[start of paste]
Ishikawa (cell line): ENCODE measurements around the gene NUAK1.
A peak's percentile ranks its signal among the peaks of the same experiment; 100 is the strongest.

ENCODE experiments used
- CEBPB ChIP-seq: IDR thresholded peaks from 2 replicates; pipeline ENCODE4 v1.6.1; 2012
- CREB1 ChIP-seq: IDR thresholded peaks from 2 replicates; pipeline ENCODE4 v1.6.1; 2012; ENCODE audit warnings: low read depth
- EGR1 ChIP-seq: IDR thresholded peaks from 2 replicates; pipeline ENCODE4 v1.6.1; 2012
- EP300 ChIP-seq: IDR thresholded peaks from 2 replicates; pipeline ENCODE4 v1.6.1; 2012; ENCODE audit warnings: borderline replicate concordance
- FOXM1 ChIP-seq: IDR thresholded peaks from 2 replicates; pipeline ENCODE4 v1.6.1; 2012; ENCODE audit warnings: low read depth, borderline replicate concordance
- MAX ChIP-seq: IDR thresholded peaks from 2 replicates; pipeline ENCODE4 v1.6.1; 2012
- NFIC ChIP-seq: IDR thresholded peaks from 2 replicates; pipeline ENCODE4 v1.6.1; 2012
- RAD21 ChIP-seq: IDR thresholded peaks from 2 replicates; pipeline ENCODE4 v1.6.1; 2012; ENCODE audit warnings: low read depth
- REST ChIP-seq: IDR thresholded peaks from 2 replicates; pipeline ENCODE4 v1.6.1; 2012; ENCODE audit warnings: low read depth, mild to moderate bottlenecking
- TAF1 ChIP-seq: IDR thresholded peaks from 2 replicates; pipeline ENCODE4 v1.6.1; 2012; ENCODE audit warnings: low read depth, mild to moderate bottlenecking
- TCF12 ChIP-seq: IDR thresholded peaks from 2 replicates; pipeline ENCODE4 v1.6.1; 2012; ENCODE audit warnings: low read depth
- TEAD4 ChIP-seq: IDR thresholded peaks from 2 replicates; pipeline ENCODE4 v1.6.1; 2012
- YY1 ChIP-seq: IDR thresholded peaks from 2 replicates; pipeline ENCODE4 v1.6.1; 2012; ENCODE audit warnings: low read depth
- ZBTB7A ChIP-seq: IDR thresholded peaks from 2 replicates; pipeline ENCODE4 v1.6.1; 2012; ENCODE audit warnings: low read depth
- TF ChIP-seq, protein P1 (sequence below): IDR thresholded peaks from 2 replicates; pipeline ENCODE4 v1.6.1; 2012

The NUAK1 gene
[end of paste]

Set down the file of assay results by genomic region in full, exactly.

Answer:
Ishikawa (cell line): ENCODE measurements around the gene NUAK1.
A peak's percentile ranks its signal among the peaks of the same experiment; 100 is the strongest.

ENCODE experiments used
- CEBPB ChIP-seq: IDR thresholded peaks from 2 replicates; pipeline ENCODE4 v1.6.1; 2012
- CREB1 ChIP-seq: IDR thresholded peaks from 2 replicates; pipeline ENCODE4 v1.6.1; 2012; ENCODE audit warnings: low read depth
- EGR1 ChIP-seq: IDR thresholded peaks from 2 replicates; pipeline ENCODE4 v1.6.1; 2012
- EP300 ChIP-seq: IDR thresholded peaks from 2 replicates; pipeline ENCODE4 v1.6.1; 2012; ENCODE audit warnings: borderline replicate concordance
- FOXM1 ChIP-seq: IDR thresholded peaks from 2 replicates; pipeline ENCODE4 v1.6.1; 2012; ENCODE audit warnings: low read depth, borderline replicate concordance
- MAX ChIP-seq: IDR thresholded peaks from 2 replicates; pipeline ENCODE4 v1.6.1; 2012
- NFIC ChIP-seq: IDR thresholded peaks from 2 replicates; pipeline ENCODE4 v1.6.1; 2012
- RAD21 ChIP-seq: IDR thresholded peaks from 2 replicates; pipeline ENCODE4 v1.6.1; 2012; ENCODE audit warnings: low read depth
- REST ChIP-seq: IDR thresholded peaks from 2 replicates; pipeline ENCODE4 v1.6.1; 2012; ENCODE audit warnings: low read depth, mild to moderate bottlenecking
- TAF1 ChIP-seq: IDR thresholded peaks from 2 replicates; pipeline ENCODE4 v1.6.1; 2012; ENCODE audit warnings: low read depth, mild to moderate bottlenecking
- TCF12 ChIP-seq: IDR thresholded peaks from 2 replicates; pipeline ENCODE4 v1.6.1; 2012; ENCODE audit warnings: low read depth
- TEAD4 ChIP-seq: IDR thresholded peaks from 2 replicates; pipeline ENCODE4 v1.6.1; 2012
- YY1 ChIP-seq: IDR thresholded peaks from 2 replicates; pipeline ENCODE4 v1.6.1; 2012; ENCODE audit warnings: low read depth
- ZBTB7A ChIP-seq: IDR thresholded peaks from 2 replicates; pipeline ENCODE4 v1.6.1; 2012; ENCODE audit warnings: low read depth
- TF ChIP-seq, protein P1 (sequence below): IDR thresholded peaks from 2 replicates; pipeline ENCODE4 v1.6.1; 2012

The NUAK1 gene